Last November, at a town hall meeting in Iowa, a staffer from Every Child Matters asked Trump how he planned to make childcare affordable for working families. The young woman’s admission that she did not have any children herself was met with laughter from the audience. “Now I feel better if I don’t give her much of an answer,” Trump joked, before remarking, “It’s just interesting that you would bring up that question.” That the young staffer cared about issues beyond her personal sphere seemed to strike Trump as unusual, even inappropriate.
However, the child advocates I spoke to found it notable that childcare has been part of Trump’s campaign at all. For instance, Charlie Bruner viewed the interaction in Iowa as a small victory, observing that “Trump admitted [affordable childcare] was a big issue and said he was surprised it hadn’t come up earlier.” Ivanka Trump even addressed childcare in her introduction speech at the Republican National Convention: “[My father] can’t bear the injustice of … mothers who can’t afford the childcare required to return to work to better the lives of their families.”
But according to Securing America’s Future, a report released by the Child and Family Policy Center in partnership with over 40 Iowa organizations, Trump needs to communicate his views on a range of related issues. The report suggests voters should be asking key questions of presidential candidates on children’s health; early learning; school success; safety and permanence; economic security; equality and opportunity. Bruner said, “We worked hard to make [the report] nonpartisan. We’re not telling candidates what the answers should be. We’re just asking for responses.”
Responses can be hard to come by. Child’s World NEWS received no statement from Trump’s camp and a cursory response from Clinton’s regarding the above six issues. Digital Dialogue, a project run by Every Child Matters that tracks candidates’ positions on key children’s issues, shows discrepancies between both the quantity and quality of candidates’ statements about children. According to the project, Trump has been silent on paid family leave, CHIP, and early learning, while superficially addressing issues like education: “I want the parents, and I want all of the teachers, and I want everybody to get together around a school and to make education great.”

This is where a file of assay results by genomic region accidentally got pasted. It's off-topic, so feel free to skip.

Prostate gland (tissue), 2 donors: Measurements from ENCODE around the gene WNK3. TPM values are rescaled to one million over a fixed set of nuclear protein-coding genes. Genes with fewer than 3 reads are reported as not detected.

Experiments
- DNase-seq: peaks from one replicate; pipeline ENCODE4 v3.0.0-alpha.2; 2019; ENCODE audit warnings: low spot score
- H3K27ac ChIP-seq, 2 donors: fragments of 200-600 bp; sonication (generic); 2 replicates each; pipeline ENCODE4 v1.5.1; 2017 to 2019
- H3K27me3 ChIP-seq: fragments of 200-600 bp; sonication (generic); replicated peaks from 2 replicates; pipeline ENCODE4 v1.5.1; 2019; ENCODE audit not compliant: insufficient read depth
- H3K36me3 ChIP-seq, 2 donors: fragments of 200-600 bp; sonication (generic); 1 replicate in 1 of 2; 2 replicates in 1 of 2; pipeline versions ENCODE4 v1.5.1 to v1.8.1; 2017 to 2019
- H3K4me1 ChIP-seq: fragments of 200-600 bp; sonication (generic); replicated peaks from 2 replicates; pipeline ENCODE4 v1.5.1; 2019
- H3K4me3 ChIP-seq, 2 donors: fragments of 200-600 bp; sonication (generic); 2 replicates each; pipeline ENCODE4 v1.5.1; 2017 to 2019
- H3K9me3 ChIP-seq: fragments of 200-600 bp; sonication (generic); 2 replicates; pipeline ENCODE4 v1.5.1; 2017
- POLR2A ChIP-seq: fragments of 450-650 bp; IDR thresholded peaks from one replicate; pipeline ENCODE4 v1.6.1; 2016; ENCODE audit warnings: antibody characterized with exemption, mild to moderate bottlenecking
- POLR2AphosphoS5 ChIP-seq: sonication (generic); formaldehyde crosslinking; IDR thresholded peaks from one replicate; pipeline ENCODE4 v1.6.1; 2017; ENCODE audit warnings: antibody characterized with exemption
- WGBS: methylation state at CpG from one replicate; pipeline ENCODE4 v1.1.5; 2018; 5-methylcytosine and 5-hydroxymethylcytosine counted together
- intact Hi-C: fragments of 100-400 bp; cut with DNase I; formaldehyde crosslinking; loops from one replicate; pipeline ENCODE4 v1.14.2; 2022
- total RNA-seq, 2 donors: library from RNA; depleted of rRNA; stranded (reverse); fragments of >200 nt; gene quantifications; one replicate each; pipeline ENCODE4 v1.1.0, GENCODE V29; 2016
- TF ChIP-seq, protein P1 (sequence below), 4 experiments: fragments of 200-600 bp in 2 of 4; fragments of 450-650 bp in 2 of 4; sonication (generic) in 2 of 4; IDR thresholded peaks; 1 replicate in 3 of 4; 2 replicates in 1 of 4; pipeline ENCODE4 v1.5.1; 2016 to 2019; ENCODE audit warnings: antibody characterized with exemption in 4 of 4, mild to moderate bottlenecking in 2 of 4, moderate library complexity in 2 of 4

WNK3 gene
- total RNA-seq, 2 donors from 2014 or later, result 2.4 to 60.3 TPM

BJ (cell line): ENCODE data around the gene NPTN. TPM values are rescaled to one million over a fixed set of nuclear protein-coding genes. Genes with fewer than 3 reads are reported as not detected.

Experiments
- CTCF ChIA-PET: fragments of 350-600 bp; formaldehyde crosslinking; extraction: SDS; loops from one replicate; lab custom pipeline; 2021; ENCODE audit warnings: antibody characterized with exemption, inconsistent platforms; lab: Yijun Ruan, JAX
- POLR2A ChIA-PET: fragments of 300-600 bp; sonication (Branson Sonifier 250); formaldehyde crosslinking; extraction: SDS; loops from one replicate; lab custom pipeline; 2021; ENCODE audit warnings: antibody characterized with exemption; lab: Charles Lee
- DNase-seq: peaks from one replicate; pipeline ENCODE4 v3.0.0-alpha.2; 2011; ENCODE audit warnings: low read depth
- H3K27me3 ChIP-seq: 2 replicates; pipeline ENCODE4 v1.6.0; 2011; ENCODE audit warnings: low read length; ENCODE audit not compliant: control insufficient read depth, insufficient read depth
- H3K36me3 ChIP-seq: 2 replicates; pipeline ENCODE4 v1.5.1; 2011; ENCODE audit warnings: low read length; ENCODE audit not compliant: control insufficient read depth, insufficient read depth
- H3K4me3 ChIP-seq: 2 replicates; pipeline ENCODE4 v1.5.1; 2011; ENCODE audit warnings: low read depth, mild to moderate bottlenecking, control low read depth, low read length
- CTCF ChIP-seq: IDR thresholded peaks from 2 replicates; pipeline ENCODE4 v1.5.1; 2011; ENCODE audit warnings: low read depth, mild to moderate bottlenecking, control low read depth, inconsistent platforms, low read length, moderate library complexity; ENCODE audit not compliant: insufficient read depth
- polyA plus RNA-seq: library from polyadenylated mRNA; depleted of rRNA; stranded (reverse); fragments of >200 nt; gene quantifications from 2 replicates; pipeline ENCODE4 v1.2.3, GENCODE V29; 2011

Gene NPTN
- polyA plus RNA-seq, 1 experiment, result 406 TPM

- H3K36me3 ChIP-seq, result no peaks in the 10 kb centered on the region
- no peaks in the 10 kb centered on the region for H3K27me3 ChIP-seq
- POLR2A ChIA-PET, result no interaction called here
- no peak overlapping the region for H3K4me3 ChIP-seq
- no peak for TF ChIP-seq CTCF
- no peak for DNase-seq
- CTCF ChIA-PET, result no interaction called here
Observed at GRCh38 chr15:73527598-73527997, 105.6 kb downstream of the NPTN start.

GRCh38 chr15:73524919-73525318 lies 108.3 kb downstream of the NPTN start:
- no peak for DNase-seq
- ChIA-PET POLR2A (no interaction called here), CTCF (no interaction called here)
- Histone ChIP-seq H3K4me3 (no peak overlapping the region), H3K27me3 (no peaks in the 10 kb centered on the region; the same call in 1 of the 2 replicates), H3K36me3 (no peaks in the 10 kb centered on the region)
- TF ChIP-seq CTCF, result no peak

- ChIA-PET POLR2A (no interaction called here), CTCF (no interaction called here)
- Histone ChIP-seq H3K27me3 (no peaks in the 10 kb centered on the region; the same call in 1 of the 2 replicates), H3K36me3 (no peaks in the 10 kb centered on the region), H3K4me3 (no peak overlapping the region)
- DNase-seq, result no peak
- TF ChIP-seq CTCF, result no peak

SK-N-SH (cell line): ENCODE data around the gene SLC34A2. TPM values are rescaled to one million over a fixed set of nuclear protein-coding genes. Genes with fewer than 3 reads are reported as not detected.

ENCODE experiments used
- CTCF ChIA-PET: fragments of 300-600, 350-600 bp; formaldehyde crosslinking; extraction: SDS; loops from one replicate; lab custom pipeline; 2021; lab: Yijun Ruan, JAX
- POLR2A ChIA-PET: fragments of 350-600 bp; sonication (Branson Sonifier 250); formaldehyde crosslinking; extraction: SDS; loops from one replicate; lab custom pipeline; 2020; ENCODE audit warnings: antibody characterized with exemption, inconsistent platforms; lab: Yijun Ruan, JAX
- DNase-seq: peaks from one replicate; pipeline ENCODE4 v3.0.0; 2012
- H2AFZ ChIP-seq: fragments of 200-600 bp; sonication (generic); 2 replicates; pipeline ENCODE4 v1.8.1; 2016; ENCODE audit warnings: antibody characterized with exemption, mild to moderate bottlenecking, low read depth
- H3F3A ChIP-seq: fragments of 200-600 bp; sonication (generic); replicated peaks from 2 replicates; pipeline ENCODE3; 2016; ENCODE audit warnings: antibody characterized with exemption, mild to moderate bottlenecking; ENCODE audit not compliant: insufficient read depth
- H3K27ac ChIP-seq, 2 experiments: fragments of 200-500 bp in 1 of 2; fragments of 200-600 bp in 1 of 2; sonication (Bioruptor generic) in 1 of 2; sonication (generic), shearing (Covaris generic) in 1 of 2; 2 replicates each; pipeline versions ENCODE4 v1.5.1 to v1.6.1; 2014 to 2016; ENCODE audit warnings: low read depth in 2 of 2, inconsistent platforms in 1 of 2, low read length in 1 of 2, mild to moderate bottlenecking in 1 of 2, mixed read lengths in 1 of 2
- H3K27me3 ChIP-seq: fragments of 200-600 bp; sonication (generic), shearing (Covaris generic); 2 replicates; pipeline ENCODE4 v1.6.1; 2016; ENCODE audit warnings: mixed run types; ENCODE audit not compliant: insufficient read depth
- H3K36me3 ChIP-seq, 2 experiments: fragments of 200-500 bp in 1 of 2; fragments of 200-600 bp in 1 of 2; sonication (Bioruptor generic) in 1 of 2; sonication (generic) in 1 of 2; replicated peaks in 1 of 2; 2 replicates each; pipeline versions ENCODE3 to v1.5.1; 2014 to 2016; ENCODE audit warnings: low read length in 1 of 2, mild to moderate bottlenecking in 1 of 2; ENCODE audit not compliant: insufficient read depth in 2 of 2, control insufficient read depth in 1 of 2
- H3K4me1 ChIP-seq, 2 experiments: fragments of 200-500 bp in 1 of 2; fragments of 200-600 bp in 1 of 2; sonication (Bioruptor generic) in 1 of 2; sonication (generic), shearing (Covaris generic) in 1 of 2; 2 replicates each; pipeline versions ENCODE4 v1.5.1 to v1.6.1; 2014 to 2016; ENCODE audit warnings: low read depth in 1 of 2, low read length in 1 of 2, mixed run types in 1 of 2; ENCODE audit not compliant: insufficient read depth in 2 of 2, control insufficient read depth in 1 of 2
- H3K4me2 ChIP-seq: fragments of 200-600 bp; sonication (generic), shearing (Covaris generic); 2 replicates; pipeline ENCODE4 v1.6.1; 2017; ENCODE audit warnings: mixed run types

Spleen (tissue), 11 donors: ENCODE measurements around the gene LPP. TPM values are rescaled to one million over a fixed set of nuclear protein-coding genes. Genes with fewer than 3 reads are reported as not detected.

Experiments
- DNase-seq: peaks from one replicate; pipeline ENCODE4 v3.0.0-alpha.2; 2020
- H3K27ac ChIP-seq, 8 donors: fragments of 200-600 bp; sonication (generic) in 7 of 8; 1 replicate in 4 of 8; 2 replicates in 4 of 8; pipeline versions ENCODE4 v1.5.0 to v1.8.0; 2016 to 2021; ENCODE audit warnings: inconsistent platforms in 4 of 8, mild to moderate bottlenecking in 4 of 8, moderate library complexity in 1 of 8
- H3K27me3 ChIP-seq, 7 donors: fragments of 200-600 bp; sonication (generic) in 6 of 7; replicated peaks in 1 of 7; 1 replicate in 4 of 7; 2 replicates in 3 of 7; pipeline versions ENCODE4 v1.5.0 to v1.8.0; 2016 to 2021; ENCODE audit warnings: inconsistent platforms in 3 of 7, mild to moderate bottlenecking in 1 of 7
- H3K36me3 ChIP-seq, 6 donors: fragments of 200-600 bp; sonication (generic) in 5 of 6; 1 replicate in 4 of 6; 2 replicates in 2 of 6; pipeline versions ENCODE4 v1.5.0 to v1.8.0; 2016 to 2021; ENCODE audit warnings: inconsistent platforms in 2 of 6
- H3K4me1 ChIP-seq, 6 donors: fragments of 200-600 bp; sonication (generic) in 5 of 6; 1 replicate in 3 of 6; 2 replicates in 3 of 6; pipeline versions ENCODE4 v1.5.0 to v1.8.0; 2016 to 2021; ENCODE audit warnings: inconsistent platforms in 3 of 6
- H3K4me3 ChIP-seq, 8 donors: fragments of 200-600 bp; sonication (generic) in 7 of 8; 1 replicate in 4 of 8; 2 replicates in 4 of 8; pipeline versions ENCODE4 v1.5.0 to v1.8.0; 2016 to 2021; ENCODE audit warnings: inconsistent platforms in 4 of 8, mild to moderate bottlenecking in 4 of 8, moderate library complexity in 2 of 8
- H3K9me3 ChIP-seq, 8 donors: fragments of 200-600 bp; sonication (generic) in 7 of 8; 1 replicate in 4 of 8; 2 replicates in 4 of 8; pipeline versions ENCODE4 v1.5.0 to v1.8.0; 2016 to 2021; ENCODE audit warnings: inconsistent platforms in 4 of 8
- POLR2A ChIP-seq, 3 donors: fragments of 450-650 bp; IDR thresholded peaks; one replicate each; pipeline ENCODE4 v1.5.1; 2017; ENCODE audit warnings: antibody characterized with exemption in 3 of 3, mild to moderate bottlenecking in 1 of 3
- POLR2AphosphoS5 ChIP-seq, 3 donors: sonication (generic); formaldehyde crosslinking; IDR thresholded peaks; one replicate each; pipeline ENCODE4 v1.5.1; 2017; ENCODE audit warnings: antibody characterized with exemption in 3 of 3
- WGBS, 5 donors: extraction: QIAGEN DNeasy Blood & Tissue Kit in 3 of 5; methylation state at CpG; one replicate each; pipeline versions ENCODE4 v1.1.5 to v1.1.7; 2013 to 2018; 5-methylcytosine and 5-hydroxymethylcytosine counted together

Clinton, on the other hand, has published detailed policy statements on K-12 education, early childhood education, college affordability, autism, paid family leave, and childcare. She has also run campaign ads on children: one that highlights her track record of fighting for kids and another, “Role Models,” that shows children watching some of Trump’s more controversial statements on television.
However, there has been no robust debate between the candidates on the subject of children, at least nothing that has “gone viral” or inspired public outrage. Media coverage of such a conversation could help shine a light on problems that have been overshadowed by flashier and more contentious issues, such as Trump’s oft-mentioned wall.
Like the members of Bruce Lesley’s focus group, perhaps the public need only to be reminded that they are the parents, grandparents, aunts, uncles, and neighbors of America’s future to openly acknowledge that early childhood education, child poverty, and children’s healthcare are as deserving of passionate dialogue as gun control or immigration.
Lesley said, “I would love if, during one of the debates, someone would ask a major question about kids.”